Diversity at Cal Poly

Cal Poly is well known for not being a culturally diverse school. In fact, it is one of the least diverse universities within California based on race; a majority of the student population is white. With the current student body as it is, Cal Poly may seem like a barren campus in terms of culture. Yet, the situation is not that bleak.

Despite the majority of Cal Poly students being white, clubs like CSA (Chinese Student Association) and PCE (Pilipino Cultural Exchange) are two of the most prominent clubs on campus based on their size. Cultural organizations like these two play a major part in creating a community for students to express their culture at Cal Poly. One way this takes form is through events like PCW (Poly Cultural Weekend) and CultureFest

Center Stage

Culture // Center Stage

Get to know how Cal Poly students showcase their culture at CultureFest

October 12, 2019 | UU Plaza | CultureFest is an annual event held by the Multicultural Center and the Dean of Students. October 12, 2019 | UU Plaza | One aspect of this event are the stalls run by the various cultural organizations at Cal Poly. Clubs, fraternities and sororities sell their food throughout the day. October 12, 2019 | UU Plaza | Each stall's product, whether it's TVSA's popular Thai tea boba or PCE's lumpia, brings a taste of culture to the table. October 12, 2019 | UU Plaza | But food is not the only way these organizations bring culture to Cal Poly. Here on the stage, groups perform in front of the audience and express their unique culture through dance. October 12, 2019 | UU Plaza | Ethan Franciliso, a third year computer engineering student, holds a freeze in front of the Slo Breakers during their performance. To him, “Breaking (a.k.a. breakdance) represents hip hop culture in the way battles pays homage to the origin of hip hop in the Bronx, where breaking was a way to settle feuds between gangs.” October 12, 2019 | UU Plaza | The entire seven hour event has many more cultural organizations like Franciliso's SLO Breakers or Hui O Hawaii (on stage), go on stage to perform. Throughout the day, clubs and groups take to the stage every few minutes with only a few intermissions giving the performers a break. October 12, 2019 | UU Plaza | Despite the hectic performance schedule, particpants find the experience worth the effort. October 12, 2019 | UU Plaza | Anna Kanazawa (using drum), a third year architecture student, leads the Lion Dance Team in a review after their performance. She said “I decided to take leadership within this club because lion dancing is a wonderful opportunity for people of varying backgrounds to come together, train for a common goal, and perform to spread joy and happiness to others within our community, especially here in Slo where the Asian population is considered a minority and underrepresented.” October 12, 2019 | UU Plaza | At the end of the day, Kanazawa's words came true in the form of a dance circle. There students came together and danced a variety of styles that ranged from the the macarena to line dance or to their own style. October 12, 2019 | UU Plaza | David Yang, a third year mechanical engineer, is seen dancing with an ASI member after the dance crowd disperses at the end of Culturefest. Yang, a participant who danced his own style, said the reason he dances is because “I can express myself and put the way I feel into movement.”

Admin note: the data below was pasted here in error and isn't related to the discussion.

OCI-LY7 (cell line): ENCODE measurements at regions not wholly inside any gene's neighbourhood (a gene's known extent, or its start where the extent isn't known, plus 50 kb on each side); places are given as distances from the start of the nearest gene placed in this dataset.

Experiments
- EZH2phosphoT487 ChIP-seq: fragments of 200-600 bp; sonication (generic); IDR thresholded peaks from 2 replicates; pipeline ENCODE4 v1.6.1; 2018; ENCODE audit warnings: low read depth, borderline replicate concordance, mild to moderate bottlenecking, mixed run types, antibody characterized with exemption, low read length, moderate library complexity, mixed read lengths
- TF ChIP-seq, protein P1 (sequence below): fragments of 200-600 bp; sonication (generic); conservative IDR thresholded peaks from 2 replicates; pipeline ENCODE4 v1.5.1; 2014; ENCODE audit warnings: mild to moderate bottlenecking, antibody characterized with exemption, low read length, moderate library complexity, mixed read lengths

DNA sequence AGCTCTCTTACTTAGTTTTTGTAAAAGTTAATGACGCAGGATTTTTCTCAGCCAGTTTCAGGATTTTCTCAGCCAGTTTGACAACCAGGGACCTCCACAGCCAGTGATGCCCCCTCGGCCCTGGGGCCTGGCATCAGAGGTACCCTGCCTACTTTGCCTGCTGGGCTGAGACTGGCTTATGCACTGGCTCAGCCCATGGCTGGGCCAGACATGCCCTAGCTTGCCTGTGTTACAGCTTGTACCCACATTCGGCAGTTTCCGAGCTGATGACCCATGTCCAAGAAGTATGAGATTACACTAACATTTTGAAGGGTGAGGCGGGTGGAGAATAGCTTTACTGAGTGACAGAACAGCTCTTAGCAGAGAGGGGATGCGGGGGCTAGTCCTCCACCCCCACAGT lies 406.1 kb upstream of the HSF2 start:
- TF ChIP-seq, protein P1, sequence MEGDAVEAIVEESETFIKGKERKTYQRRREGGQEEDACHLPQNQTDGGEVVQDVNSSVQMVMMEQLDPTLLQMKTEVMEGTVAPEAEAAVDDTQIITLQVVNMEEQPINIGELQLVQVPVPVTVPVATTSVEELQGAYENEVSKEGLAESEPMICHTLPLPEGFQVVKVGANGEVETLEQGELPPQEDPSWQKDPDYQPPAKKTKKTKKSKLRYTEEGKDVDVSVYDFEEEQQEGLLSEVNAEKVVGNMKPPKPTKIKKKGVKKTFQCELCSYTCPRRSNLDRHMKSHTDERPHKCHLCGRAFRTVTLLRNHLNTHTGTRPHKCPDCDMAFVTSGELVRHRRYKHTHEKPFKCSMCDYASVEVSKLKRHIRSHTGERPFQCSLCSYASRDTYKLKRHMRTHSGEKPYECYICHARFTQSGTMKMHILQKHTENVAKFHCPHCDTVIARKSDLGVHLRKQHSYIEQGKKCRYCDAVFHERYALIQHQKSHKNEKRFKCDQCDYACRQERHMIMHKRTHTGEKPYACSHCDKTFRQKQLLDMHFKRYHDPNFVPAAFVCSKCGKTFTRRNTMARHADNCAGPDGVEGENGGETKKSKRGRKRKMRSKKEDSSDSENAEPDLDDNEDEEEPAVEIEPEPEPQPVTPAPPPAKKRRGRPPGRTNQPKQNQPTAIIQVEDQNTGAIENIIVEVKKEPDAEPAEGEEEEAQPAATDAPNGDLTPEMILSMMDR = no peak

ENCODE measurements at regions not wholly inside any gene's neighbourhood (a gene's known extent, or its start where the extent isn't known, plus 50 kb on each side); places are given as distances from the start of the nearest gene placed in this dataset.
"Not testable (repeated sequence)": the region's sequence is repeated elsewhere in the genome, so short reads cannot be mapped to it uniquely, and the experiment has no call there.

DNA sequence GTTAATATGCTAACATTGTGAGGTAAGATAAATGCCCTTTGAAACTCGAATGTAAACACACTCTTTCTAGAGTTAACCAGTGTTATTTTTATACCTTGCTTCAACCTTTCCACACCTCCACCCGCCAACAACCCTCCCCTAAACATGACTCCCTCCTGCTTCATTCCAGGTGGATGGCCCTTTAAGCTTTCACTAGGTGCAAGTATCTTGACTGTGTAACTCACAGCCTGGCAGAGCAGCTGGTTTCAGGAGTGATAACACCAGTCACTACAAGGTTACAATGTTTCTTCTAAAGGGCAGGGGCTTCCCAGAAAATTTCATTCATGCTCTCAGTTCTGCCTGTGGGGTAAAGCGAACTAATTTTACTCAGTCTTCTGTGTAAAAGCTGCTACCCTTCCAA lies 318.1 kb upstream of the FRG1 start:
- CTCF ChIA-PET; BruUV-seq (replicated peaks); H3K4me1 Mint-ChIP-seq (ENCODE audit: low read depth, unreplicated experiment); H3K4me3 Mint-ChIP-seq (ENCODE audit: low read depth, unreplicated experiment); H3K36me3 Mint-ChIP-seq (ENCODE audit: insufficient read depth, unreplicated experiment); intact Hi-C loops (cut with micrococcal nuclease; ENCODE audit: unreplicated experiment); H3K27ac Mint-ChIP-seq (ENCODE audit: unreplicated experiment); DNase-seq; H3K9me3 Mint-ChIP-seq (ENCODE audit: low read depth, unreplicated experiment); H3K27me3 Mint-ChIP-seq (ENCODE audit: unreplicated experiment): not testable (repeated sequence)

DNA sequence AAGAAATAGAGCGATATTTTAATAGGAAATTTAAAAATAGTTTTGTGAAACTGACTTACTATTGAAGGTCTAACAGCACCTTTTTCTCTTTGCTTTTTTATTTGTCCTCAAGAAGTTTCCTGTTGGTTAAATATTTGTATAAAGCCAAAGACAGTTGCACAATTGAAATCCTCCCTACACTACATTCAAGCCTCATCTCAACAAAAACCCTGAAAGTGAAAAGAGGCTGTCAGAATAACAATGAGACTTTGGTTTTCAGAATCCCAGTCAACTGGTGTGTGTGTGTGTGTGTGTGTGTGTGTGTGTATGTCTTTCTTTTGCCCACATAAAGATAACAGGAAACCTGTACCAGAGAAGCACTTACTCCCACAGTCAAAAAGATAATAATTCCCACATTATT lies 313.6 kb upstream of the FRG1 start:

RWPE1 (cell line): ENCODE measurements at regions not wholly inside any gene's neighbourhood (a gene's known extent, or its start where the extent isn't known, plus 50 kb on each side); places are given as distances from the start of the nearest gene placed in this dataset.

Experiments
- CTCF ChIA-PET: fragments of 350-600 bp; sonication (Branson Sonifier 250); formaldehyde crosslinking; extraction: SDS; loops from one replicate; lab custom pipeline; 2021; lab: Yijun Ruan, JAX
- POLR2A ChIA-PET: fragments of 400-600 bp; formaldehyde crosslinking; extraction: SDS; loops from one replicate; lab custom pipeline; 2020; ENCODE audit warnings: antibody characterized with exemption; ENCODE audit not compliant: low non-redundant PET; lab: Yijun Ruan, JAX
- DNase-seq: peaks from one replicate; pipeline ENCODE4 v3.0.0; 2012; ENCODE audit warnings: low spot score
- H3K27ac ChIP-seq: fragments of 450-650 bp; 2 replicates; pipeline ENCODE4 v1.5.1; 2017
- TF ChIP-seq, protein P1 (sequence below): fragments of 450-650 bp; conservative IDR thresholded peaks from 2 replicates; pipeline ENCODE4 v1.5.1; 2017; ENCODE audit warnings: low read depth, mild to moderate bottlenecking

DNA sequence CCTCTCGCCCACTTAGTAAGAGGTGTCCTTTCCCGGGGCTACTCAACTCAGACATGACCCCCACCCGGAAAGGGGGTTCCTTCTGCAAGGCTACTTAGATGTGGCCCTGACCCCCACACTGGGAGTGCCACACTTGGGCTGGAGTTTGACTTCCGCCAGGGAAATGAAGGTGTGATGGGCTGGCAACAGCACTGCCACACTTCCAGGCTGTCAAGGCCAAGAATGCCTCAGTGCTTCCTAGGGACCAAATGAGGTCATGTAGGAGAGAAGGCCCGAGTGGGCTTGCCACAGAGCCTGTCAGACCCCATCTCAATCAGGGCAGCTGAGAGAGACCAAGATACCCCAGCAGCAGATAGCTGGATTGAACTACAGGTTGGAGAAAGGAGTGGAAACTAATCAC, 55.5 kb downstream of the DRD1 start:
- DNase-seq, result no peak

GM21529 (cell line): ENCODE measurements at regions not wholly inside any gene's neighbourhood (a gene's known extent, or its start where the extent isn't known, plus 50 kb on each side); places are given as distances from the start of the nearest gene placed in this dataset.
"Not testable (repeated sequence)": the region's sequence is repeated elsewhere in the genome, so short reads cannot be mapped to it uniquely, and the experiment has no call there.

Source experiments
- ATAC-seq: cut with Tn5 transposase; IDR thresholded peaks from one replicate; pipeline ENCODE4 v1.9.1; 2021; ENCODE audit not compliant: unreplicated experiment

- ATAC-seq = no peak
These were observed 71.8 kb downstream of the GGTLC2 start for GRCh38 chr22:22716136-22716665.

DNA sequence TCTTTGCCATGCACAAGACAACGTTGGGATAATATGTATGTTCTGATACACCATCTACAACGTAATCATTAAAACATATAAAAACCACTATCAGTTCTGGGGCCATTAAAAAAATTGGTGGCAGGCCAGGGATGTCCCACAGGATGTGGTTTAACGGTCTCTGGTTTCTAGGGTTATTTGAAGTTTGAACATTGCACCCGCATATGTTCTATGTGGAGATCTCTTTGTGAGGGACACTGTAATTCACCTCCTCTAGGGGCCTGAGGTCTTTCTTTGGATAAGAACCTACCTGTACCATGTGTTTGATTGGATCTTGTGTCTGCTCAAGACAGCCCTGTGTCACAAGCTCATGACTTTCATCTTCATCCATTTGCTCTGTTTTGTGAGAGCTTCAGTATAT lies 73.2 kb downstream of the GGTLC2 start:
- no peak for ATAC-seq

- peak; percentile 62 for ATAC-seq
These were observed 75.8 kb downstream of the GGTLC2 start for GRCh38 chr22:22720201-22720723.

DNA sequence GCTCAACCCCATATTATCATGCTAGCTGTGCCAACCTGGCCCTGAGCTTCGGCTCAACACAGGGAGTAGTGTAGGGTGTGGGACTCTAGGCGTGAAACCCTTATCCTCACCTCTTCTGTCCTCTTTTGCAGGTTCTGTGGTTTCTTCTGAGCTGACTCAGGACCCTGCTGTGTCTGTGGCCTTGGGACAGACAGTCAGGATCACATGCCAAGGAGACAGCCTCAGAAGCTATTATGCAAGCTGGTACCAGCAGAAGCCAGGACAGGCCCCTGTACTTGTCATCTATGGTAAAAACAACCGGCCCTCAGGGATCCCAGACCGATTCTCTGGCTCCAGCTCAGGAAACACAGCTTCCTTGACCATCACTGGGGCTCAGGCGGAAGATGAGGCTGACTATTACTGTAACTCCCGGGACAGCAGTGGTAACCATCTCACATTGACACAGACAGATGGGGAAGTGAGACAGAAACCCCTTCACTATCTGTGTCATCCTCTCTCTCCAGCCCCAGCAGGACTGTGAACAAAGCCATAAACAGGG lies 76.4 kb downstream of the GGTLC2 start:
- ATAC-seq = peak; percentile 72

Culture Context

Culture Context

Click on images to hear student's thoughts on how they express culture through dance.
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Close Up

Club Close Up

Former Kasayahan coordinator Isaiah Abrea shares his perspective on sharing Filipino culture through dance.

The Numbers

The Numbers